As the World Cup gathers pace, comedians Romesh Ranganathan and Rob Beckett tell Prudence Wade why men should team up to make sure male mental health issues aren’t ignored

THROUGHOUT this summer, you're probably going to see more men crying in pubs than you have over the whole year. Why? Because it's the FIFA World Cup, and few things get more of an emotional response than football.

Even though comedians Romesh Ranganathan and Rob Beckett are big soccer fans and will no doubt be spending the next few weeks yelling at their TV screens, the big event has caused them to ask the question: Why are men happy to display their emotions over football, but not anything else?

Of course, there are generalisations at play here - it's not like women don't watch football and bottle up their emotions, and not every man is incapable of speaking about their feelings.

However, the sad fact of the matter is men are in the midst of a mental health crisis. Suicide is the biggest killer of men under 45 in the UK, and in 2015, 75 per cent of all suicides were male.

Ranganathan and Beckett are all too familiar with this reality, and they've come together to encourage men to talk about mental health, and ask their friends how they're doing. It could save so many lives.

Why men don't talk

For Beckett, men just aren't given the right tools to express themselves. "At school, you learn how to do Pythagoras, but not how to deal with your emotions," he laughs. This is a characteristic comment from the conversation - both comedians can obviously crack a joke, but they aren't downplaying the seriousness of the subject matter.

As archaic as it is, there's an enduring social pressure for men to be 'manly'. For some reason, this means bottling up emotions, wrongfully suggesting that getting help is a sign of weakness.

"When you look at the stereotypical male relationship, it's all banter and not genuinely sharing feelings," Ranganathan explains. "This can lead to men feeling unsure about expressing any genuine concerns they might have, and it arguably makes men less likely to check in on their mates and see if they're OK."

Ranganathan was shocked by the statistics on male suicide, and so teamed up with the Campaign Against Living Miserably (CALM) to encourage men to open up.

Mental health touches everyone

Ranganathan and Beckett are admirably open about their personal experiences with mental health. "When my friend took his own life, it was such a shock. I had absolutely no idea he was feeling like that," Beckett says. "We were out the week before drinking and having the best time, so it came out of nowhere."

This made Beckett realise just how damaging it is that men aren't discussing weighty issues with each other - he didn't know what his friend was going through. "It's shocking that male suicide is such a big killer - way more so than the scaremongering things you see in the news," he says.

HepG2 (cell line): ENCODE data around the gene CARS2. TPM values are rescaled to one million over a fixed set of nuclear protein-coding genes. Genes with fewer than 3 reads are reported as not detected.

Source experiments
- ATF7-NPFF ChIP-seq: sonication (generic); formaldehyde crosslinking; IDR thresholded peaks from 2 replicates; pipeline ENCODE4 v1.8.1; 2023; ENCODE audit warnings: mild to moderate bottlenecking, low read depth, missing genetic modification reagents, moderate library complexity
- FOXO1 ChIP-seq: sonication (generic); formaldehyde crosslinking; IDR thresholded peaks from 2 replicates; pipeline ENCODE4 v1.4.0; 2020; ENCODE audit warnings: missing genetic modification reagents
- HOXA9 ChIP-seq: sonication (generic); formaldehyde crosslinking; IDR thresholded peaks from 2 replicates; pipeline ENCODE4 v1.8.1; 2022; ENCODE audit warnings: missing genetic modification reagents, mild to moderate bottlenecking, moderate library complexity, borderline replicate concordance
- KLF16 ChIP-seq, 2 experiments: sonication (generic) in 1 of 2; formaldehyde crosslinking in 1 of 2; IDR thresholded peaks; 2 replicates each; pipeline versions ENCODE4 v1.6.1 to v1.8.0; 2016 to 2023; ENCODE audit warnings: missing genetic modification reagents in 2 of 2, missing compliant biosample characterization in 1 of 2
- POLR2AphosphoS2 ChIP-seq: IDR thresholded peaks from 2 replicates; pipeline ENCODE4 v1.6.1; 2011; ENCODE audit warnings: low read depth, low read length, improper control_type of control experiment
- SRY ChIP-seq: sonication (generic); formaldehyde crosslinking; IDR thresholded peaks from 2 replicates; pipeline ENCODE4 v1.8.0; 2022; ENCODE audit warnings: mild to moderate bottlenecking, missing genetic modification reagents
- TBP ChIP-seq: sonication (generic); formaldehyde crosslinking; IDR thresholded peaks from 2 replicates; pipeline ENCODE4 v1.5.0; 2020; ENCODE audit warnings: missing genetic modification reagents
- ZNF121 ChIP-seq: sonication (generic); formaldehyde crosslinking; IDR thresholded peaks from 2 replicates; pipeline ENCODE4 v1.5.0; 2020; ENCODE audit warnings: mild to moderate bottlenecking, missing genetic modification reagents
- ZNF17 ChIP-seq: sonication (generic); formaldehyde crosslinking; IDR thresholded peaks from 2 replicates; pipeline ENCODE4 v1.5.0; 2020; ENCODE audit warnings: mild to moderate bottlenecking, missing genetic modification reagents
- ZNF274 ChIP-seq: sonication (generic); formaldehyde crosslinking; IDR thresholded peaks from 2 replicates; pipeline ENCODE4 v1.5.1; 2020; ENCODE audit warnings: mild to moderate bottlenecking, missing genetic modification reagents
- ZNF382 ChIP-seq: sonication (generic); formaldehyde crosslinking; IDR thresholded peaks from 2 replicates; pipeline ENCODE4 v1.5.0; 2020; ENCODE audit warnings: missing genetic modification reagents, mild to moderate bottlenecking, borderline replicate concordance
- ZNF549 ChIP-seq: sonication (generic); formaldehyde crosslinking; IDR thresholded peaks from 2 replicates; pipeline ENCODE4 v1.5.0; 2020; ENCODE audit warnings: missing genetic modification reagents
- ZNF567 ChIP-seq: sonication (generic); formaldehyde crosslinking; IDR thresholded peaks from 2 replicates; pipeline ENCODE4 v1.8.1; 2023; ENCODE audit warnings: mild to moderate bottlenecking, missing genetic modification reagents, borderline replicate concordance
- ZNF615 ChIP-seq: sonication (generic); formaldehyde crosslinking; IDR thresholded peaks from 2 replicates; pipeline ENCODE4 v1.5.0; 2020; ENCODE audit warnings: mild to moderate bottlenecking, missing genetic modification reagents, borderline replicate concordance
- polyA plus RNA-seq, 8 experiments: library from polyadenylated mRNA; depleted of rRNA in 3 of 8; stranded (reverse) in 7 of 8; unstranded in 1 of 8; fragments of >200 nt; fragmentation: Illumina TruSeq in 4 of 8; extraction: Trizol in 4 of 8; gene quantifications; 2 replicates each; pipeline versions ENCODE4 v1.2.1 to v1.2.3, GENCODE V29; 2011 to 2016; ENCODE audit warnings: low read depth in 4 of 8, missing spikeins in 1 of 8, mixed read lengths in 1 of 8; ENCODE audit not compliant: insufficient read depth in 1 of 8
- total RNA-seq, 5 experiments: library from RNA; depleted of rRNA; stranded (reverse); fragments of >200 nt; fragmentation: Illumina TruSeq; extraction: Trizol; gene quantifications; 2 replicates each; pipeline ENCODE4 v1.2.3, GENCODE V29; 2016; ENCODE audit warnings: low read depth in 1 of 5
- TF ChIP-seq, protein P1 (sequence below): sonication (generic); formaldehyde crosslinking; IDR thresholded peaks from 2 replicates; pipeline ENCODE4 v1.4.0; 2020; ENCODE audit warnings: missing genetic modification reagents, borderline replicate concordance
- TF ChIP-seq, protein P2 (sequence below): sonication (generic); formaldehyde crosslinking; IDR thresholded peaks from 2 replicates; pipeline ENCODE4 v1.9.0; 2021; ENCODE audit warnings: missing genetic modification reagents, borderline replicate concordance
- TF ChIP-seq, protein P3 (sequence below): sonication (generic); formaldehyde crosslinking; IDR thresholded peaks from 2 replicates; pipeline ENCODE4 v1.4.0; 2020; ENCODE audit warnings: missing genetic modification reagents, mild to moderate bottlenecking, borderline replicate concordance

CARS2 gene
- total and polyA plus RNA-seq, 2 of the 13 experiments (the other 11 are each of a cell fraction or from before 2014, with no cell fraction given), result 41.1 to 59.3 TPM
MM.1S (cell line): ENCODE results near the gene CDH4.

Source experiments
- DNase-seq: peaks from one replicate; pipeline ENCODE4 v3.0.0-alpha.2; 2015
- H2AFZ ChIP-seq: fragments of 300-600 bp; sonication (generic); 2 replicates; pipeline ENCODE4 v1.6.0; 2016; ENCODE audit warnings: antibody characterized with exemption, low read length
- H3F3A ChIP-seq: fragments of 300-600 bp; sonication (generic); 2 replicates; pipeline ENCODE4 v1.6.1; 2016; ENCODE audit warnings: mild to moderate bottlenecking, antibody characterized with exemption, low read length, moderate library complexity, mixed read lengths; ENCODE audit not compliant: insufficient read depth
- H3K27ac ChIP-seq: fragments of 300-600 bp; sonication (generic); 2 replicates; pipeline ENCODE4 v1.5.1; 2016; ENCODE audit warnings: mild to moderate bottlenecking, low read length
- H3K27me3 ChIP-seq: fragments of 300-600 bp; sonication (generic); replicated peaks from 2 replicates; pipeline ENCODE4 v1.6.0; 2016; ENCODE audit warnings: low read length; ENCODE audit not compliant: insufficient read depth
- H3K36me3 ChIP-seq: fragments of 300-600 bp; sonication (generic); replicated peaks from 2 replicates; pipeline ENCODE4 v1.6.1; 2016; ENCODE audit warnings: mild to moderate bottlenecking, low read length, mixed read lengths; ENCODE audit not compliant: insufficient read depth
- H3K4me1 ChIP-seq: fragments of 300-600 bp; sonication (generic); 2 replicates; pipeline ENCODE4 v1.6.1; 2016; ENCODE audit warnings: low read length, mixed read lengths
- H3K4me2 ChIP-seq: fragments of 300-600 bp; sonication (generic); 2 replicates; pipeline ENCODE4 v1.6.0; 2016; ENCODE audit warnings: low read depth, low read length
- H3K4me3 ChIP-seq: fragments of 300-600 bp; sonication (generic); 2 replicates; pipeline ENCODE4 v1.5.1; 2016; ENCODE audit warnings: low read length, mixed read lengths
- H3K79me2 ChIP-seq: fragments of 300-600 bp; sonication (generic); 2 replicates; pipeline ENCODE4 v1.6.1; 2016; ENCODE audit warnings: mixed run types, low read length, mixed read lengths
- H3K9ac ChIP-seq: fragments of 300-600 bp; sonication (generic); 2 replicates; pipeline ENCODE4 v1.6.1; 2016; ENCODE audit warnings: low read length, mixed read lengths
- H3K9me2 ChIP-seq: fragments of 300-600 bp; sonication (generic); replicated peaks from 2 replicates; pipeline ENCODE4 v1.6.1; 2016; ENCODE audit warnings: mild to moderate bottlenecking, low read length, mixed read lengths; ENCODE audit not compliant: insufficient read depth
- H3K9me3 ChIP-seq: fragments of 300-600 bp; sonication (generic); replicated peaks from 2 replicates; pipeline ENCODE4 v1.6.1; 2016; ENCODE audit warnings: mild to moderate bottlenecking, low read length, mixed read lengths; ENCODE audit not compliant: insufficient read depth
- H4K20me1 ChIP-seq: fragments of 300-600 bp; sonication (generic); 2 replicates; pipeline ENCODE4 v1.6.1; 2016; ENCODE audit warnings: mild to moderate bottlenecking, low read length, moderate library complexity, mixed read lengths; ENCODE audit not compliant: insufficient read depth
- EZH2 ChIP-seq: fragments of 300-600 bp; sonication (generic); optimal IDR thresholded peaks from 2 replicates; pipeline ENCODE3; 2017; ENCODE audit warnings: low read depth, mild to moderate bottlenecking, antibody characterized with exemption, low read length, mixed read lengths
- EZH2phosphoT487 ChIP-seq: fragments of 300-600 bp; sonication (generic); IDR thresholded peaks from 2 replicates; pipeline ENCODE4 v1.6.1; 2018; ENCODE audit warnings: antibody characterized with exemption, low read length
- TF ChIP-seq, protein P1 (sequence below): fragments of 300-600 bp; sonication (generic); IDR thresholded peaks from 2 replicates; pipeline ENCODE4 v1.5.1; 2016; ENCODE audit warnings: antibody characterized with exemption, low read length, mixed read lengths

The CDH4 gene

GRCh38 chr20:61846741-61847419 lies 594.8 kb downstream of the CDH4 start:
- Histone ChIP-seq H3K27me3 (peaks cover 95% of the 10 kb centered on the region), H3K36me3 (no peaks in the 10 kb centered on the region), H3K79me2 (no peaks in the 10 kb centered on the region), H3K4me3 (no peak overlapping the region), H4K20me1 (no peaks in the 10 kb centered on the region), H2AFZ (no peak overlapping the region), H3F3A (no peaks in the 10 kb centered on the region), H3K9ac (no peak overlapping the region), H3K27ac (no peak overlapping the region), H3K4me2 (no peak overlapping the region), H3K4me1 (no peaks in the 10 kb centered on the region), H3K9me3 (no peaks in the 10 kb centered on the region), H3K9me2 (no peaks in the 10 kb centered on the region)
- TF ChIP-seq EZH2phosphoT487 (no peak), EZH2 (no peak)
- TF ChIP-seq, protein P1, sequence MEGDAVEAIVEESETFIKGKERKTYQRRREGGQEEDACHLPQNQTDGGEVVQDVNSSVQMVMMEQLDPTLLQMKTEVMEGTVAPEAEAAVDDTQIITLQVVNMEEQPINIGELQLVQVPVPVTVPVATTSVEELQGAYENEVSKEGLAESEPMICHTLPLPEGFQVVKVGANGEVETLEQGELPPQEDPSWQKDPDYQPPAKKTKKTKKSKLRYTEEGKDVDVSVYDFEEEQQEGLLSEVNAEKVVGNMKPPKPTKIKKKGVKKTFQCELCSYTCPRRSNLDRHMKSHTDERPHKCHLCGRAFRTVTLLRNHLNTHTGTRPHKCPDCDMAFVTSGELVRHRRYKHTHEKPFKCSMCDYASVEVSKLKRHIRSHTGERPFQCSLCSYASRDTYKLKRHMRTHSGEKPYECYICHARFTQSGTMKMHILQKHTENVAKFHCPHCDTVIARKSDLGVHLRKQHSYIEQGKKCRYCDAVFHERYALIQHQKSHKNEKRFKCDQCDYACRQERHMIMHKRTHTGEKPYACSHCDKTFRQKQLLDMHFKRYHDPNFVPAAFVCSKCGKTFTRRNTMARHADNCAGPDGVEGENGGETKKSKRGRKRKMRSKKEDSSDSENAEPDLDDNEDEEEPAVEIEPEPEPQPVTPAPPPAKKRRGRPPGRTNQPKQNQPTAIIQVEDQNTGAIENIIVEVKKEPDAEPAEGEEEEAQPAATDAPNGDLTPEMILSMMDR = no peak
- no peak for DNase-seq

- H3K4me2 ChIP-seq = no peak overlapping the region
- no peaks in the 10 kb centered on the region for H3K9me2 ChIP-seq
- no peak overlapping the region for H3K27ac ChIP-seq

Their personal experiences

Ranganathan and Beckett practise what they preach, and discuss their own struggles with mental health, and what they do to keep themselves healthy.

"When I first did I'm A Celebrity... I was really struggling with the pressure, because it's quite a high-profile show and I'd just started doing comedy," Beckett says. "I was feeling really down, so I went to the doctors. I went really early, because I'm an open person and can't keep a secret. I did some counselling and mindfulness meditation which really helped me, and I use this - to this day - to calm my mind down. If I hadn't gone early doors to the doctors, and had carried on working or drinking through my issues, I don't think I'd be in such a good place as I am now."

Beckett is aware that not everyone is like him and some can find seeking help more difficult, which is why he's working to normalise conversations around mental health. "I think you need to work on your mind every day, like you do with your body - it's like a muscle," he explains. "It's the same as running every day, or going to the gym."

For both comedians, it's not only important to address any issues early on, but to continually work on them. "If you finish running a marathon, you don't think you're then physically fit for the rest of your life," Beckett laughs.

Ranganathan agrees with this, and says: "I regularly go through periods of stress. When I first started doing stand-up, my dad passed away and it was difficult for me to deal with, so I sunk into a bit of a depression. When I was told about mind exercises and mindful meditation, I was very sceptical. It didn't sound like the kind of thing I would be into at all, but I did actually find it helpful. I stopped doing it as soon as I felt better, but later on, when I felt worse, I realised I need to be on top of it all the time."

It doesn't have to be a big conversation

Both Ranganathan and Beckett want to debunk the idea that talking about mental health is hard. Yes, it's a weighty subject, but it's not completely unapproachable.

"Men don't really know what to say when someone's not feeling well," Beckett says. "But in reality, all you've got to say is, 'You alright mate?' and start a conversation from there. Mental health is a big scary thing, but it's a bit more mundane and day-to-day than people think. There are different scales and levels to it."

Ranganathan nods his head and says: "People are actually looking for an opportunity to open up and talk. Sometimes, partly because of being British and partly because of being a bloke, you think, 'Oh, I'll talk about something else, because that will take their mind off it'."

  • F&F launch #MarkYourMan campaign with CALM to promote male mental health and encourage men to support each other as they would their team at the time of this World Cup. The F&F x CALM charity T-shirts are available now, in store at Tesco (£6, with £1 going to CALM).